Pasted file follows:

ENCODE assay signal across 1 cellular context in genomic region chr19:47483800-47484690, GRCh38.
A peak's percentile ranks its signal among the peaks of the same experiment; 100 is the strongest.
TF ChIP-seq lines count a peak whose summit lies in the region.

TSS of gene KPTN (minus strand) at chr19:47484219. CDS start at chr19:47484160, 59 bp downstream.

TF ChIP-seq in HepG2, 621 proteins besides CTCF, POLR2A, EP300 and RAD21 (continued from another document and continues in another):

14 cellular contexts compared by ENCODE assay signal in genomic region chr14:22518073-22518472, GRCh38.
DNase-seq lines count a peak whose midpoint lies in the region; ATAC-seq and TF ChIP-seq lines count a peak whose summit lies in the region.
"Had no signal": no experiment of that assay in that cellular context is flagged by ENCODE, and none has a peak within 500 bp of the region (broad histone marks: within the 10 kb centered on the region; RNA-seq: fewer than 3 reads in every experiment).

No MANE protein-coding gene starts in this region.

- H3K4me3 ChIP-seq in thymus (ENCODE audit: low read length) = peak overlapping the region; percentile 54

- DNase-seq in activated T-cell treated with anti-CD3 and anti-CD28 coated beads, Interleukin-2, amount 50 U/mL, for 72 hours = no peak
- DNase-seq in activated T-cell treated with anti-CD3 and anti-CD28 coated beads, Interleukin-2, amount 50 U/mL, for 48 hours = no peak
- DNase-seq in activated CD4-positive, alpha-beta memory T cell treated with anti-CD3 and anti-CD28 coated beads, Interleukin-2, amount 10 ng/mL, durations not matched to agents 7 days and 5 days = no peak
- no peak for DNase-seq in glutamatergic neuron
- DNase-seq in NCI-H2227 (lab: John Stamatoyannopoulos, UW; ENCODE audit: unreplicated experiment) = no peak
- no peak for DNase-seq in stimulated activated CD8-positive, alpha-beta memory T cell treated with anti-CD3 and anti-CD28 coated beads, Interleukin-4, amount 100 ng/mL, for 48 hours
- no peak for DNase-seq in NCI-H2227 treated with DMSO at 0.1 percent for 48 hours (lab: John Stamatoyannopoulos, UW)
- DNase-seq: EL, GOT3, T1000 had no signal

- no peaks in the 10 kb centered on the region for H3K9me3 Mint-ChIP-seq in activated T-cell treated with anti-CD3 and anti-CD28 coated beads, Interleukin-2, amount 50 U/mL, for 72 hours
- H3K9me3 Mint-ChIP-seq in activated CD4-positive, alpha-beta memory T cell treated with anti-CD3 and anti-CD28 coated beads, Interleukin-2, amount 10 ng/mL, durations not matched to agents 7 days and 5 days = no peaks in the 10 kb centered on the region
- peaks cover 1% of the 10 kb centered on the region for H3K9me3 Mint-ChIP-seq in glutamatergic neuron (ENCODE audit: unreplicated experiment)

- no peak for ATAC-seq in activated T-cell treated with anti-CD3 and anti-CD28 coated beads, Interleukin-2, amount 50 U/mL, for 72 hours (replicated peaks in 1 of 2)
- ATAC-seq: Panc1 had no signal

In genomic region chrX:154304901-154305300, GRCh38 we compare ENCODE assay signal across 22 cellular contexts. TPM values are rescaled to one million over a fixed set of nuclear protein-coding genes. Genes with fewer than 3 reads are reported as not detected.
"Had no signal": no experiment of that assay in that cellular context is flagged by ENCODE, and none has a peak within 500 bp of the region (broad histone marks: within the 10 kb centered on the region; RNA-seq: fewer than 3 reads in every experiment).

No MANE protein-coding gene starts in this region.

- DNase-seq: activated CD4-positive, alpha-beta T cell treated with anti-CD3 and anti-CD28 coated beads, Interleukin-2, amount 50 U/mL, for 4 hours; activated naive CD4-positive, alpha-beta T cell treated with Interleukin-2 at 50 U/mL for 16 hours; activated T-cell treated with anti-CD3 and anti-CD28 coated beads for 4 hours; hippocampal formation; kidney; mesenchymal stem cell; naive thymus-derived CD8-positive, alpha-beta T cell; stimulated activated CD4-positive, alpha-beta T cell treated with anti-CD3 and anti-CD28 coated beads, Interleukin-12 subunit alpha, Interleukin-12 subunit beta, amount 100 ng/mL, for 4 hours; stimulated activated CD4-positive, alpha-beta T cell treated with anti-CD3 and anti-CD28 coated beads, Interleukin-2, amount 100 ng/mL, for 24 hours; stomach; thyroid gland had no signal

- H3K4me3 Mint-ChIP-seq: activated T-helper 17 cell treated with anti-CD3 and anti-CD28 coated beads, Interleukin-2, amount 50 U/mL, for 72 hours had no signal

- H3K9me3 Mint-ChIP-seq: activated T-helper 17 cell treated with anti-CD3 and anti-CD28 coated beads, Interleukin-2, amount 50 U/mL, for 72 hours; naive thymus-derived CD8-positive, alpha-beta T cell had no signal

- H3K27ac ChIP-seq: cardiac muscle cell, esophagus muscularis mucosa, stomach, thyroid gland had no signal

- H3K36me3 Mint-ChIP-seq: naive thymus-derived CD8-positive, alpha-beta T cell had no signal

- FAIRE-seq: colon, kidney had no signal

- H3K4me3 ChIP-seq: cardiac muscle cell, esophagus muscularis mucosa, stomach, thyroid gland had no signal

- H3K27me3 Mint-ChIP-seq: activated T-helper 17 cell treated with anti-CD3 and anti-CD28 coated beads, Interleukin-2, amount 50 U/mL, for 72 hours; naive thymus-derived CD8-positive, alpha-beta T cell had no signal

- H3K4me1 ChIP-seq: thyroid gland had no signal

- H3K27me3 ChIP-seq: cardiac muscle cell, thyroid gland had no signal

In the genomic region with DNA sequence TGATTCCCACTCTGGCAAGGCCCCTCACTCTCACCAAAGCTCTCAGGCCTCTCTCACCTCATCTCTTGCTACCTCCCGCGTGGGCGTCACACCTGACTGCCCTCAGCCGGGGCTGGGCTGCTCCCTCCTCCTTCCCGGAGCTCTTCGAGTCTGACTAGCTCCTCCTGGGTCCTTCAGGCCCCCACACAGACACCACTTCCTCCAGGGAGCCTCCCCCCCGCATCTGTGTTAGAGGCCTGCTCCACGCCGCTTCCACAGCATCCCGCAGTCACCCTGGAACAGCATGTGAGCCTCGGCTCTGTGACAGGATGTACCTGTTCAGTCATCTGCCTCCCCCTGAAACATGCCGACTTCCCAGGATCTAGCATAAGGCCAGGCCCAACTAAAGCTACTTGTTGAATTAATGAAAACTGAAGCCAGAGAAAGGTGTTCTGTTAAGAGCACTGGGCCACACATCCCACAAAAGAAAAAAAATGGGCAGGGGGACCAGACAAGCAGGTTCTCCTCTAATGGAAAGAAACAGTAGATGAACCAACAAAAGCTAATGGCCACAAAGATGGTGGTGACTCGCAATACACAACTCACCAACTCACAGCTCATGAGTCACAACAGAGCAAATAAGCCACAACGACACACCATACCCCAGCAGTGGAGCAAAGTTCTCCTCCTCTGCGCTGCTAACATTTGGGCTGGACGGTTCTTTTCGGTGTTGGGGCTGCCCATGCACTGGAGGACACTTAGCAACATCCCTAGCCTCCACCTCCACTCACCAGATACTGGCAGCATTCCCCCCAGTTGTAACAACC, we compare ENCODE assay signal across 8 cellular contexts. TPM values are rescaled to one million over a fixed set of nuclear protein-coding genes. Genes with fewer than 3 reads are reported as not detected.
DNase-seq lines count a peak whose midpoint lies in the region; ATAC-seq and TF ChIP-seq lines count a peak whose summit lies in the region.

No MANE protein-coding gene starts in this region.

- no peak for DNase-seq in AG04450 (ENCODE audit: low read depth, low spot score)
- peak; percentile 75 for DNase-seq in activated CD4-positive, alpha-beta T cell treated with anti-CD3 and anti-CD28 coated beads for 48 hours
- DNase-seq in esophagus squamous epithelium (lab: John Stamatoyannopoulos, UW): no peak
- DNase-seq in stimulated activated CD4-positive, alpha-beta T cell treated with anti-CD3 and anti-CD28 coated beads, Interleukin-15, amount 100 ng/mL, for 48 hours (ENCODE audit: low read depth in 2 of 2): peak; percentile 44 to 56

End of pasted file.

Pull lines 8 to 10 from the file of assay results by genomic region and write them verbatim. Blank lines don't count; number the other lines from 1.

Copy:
"Had no signal": no experiment of that assay in that cellular context is flagged by ENCODE, and none has a peak within 500 bp of the region (broad histone marks: within the 10 kb centered on the region; RNA-seq: fewer than 3 reads in every experiment).

No MANE protein-coding gene starts in this region.

- H3K4me3 ChIP-seq in thymus (ENCODE audit: low read length) = peak overlapping the region; percentile 54